Well, it depends on how hard you study, for how long, how good you are at learning Arabic, and what your goals are.
For more regular adults who put a few hours into it a day — you can have free-ranging conversations within a few months, and a vocabulary of about 1000 words that you know really well.
That was our experience when we learned Arabic. It took me the equivalent of 3-4 months to learn intermediate spoken Arabic and to be able to talk about my life and generally exist in Arabic in Egypt.
But if you want to master MSA — generally, people on Reddit think it will take you about 2-3 years to reach “competency”.
Which brings us to the second question: Which kind of Arabic should you learn?
In a nutshell, we recommend you learn a dialect, and that dialect be Egyptian Arabic. Read more about why we think Egyptian Arabic is the best choice here.
We have no specific agenda here, we just want to make sure you get the most out of a language you possibly can.
Since (from our perspective) languages are for communication and making connections with other cultures, a dialect of Arabic is much more useful than the academic kind.
Of course, if you’re interested in Islam or in becoming a news reporter, then, by all means, learn Modern Standard Arabic. We just don’t recommend it as your first Arabic foray. But for your second — sure, go nuts!
Step 2: Learn the Arabic alphabet
Learning Arabic is much easier if you’ve managed to learn the writing system, so that’s what you have to do next — learn to read (and write a little).
Here’s a very brief intro into the Arabic writing system:
- There are 28 individual letters, mostly consonants and long vowels.
- The letters are usually joined together, like cursive Latin lettering.
- You don’t normally write short vowels in Arabic, only long ones (the only place you see short vowels is in the Qu’ran). So Arabic looks like ths, sme lttrs are jst mssng.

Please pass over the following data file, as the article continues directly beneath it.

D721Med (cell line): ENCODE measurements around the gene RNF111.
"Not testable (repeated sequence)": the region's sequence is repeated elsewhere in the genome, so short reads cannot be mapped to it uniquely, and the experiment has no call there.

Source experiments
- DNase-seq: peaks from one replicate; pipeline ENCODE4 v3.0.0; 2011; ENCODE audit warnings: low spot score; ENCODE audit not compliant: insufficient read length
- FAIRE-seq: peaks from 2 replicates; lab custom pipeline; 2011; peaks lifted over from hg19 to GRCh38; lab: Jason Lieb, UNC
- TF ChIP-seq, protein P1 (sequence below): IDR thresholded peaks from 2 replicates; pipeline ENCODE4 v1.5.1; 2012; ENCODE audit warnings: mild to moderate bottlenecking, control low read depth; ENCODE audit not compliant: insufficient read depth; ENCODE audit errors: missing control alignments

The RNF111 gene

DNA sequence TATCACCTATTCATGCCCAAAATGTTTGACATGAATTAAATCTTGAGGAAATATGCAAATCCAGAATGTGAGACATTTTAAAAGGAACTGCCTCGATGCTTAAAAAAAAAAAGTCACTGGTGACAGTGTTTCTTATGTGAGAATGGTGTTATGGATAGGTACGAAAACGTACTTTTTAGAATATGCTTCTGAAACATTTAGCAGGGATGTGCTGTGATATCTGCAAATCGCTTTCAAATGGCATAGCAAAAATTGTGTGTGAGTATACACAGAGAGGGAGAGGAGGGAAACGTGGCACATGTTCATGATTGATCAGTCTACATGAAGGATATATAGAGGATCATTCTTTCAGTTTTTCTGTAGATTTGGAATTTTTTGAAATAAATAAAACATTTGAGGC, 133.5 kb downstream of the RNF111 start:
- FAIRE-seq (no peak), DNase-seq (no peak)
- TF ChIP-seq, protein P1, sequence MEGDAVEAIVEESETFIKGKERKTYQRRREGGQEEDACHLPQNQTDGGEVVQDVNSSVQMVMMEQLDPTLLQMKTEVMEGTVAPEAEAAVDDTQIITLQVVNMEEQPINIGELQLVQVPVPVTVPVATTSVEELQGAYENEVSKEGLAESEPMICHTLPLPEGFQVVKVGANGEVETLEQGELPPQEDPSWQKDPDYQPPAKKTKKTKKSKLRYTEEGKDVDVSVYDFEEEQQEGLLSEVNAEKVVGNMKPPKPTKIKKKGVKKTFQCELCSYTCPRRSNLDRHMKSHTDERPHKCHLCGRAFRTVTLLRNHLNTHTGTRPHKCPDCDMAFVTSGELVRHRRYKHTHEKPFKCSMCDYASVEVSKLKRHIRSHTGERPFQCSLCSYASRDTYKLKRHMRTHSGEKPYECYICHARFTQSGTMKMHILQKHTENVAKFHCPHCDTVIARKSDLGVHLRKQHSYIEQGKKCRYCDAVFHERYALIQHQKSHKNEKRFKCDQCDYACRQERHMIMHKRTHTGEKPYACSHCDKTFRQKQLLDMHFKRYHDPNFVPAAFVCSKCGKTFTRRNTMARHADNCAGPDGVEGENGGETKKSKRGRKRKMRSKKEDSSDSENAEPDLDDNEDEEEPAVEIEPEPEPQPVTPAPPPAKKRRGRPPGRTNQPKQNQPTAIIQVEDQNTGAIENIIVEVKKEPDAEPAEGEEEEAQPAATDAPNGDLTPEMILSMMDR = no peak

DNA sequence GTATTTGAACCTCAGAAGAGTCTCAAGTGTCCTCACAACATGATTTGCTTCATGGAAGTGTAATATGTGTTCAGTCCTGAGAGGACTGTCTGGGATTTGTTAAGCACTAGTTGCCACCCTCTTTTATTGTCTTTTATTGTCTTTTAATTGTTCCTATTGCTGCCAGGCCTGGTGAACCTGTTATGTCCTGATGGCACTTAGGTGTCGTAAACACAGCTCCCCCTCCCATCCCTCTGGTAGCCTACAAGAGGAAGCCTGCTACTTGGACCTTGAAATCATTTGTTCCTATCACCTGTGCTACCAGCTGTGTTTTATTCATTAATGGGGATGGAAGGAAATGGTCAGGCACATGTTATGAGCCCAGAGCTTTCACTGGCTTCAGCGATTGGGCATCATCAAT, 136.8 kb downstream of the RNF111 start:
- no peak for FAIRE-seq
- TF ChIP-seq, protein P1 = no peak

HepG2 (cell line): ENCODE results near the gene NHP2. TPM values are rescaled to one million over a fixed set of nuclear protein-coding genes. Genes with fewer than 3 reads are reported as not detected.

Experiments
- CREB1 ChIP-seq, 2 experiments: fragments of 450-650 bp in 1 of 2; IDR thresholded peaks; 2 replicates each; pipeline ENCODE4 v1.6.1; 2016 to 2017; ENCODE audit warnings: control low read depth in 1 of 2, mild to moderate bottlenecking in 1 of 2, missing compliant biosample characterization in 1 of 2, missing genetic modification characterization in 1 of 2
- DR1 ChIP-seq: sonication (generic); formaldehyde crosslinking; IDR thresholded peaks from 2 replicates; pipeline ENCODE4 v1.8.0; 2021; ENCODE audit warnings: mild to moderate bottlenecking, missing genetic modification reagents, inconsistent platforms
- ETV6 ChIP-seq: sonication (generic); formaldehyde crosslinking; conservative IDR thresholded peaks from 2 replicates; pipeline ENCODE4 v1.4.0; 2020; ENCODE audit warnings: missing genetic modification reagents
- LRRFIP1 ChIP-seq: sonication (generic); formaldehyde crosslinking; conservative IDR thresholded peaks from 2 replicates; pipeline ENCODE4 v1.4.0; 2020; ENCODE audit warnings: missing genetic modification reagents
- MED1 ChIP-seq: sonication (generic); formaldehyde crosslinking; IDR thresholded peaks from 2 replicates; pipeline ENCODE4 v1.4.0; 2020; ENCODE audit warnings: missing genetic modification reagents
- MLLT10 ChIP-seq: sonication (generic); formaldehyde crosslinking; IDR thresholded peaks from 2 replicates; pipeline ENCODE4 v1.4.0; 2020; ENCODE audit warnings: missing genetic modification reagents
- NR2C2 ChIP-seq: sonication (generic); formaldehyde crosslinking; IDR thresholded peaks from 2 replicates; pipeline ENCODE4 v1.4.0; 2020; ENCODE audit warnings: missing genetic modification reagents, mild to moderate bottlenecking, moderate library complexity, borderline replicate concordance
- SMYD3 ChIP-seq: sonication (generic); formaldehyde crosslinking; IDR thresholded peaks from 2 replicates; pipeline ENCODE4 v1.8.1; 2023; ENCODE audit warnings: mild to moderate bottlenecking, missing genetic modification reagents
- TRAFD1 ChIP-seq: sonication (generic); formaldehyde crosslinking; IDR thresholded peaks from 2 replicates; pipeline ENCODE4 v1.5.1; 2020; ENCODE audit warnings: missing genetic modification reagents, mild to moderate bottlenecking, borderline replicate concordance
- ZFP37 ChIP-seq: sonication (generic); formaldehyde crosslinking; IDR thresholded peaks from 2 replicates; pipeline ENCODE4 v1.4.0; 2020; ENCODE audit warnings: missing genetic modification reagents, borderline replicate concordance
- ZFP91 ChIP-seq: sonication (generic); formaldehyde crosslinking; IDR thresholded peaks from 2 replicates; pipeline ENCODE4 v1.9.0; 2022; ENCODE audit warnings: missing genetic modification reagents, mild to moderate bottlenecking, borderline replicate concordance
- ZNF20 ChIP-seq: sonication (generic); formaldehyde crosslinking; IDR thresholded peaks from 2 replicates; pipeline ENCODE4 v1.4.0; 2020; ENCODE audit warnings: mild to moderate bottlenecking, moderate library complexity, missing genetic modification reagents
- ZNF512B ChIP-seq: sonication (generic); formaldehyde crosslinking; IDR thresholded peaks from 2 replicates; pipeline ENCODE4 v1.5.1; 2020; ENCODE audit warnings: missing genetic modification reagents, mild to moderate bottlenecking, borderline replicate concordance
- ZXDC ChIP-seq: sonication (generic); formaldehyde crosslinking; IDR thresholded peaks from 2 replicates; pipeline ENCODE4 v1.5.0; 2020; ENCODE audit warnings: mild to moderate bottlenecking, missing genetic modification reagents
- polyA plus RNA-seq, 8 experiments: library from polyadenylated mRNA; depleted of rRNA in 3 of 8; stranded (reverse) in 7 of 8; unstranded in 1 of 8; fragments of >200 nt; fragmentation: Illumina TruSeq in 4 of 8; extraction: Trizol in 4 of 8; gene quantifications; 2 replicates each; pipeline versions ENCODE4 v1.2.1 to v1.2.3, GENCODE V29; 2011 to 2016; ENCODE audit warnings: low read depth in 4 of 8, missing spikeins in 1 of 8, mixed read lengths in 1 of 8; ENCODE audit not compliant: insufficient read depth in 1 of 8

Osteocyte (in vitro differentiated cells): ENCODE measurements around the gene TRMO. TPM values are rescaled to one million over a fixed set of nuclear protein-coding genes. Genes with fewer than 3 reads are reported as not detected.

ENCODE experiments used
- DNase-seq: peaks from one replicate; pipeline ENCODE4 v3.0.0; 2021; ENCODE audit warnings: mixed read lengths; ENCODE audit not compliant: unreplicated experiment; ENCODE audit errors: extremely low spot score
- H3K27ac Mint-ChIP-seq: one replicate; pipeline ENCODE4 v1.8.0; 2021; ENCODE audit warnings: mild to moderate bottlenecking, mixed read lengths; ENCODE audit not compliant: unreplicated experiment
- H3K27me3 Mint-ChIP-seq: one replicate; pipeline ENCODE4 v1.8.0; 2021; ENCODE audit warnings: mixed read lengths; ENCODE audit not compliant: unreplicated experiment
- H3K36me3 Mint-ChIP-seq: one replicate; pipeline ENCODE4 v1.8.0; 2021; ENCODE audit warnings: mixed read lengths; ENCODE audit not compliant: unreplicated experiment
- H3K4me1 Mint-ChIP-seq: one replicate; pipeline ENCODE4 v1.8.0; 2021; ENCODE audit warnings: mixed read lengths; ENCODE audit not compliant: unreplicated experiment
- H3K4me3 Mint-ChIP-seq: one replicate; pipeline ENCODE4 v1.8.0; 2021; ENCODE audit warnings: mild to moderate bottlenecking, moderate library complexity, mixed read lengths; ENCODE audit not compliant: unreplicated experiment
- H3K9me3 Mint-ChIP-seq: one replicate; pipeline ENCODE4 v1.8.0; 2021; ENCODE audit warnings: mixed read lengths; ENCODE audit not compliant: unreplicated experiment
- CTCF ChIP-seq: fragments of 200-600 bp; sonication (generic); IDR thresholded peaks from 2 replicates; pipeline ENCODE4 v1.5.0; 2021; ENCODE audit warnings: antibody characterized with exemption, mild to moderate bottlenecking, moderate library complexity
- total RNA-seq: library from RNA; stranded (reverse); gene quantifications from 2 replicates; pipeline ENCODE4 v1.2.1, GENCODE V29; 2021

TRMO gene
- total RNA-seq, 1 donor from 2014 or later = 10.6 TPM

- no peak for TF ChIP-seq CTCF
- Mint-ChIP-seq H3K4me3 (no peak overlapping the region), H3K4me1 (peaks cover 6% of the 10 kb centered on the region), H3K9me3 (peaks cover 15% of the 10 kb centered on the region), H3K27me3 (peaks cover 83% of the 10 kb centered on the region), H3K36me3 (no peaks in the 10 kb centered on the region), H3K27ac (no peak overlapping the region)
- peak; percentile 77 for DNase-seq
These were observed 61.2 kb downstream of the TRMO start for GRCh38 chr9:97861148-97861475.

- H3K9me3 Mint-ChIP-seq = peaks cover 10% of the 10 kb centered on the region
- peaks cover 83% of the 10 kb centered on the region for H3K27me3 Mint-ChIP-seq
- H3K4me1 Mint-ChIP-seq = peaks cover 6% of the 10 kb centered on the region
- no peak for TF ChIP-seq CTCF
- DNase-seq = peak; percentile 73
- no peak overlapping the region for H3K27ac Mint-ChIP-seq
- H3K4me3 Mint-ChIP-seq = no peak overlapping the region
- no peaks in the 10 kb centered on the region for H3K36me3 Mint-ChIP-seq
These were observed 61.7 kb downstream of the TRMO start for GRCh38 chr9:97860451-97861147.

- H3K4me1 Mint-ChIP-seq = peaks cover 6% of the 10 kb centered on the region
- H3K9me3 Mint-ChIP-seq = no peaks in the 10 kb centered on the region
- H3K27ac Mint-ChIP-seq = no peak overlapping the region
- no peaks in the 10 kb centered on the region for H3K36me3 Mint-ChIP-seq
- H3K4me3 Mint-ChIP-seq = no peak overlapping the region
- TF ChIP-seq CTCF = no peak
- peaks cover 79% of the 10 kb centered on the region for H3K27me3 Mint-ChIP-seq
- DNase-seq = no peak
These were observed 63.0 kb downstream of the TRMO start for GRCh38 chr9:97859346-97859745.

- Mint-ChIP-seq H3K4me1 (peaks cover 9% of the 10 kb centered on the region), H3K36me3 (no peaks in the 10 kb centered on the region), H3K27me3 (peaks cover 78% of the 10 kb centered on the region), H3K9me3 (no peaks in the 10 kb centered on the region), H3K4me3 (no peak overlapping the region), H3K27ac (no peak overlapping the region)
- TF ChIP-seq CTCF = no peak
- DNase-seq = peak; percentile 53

- Other than missing short vowels, Arabic writing is perfectly standardised and has very few exceptions (like, less than 10) in pronunciation.
The Arabic writing system isn’t hard to learn. It’s super fun to write in another language. I recommend you learn it!
There are a lot of websites and apps that teach the Arabic alphabet. I honestly got overwhelmed when I went looking.
Step 3: Learn Arabic pronunciation and basic phrases
The next step is to figure out how to pronounce Arabic.
You know the letters, and you have a vague feeling of how they should sound, but you need to get it right for people to know what you’re saying.
You may know already that Arabic is full of hard, throaty sounds. That’s true, in theory. If someone is yelling at you in Arabic, it will sound scary.
But that’s not a good benchmark — it’s scary to be yelled at in any language! Some ways to get comfortable with pronouncing and speaking Arabic are:
- Using Glossika, a language learning app that teaches by listening and speaking
- Listen to Arabic music and watch movies and TV series
- Study the most difficult sounds for English-Speakers
Use Glossika to learn how to speak naturally
We’ve become huge fans of not learning words, but learning sentences.
And Glossika teaches you useful sentences naturally, pronouncing them the way they’re spoken, in Egyptian Arabic. It’s pretty amazing. You just listen and repeat. (And if you find some of the sentences useless, you can ignore them.)
The reason we like to learn words in sentences is because
- When you learn words in a sentence, you learn to say them naturally from the beginning. If you learn the word for “bathroom”, for example, you might in a panicked situation say something awkward like “Where is bathroom?” or even “How is bathroom?”
- Not every word needs to be learned in every sentence. For example, for “weather”, as a beginner you need to know how to say “How is the weather?” and “The weather is(n’t so) nice today.” Learning those two sentences is much easier than learning all the grammar around those other words and constructing the sentences from scratch.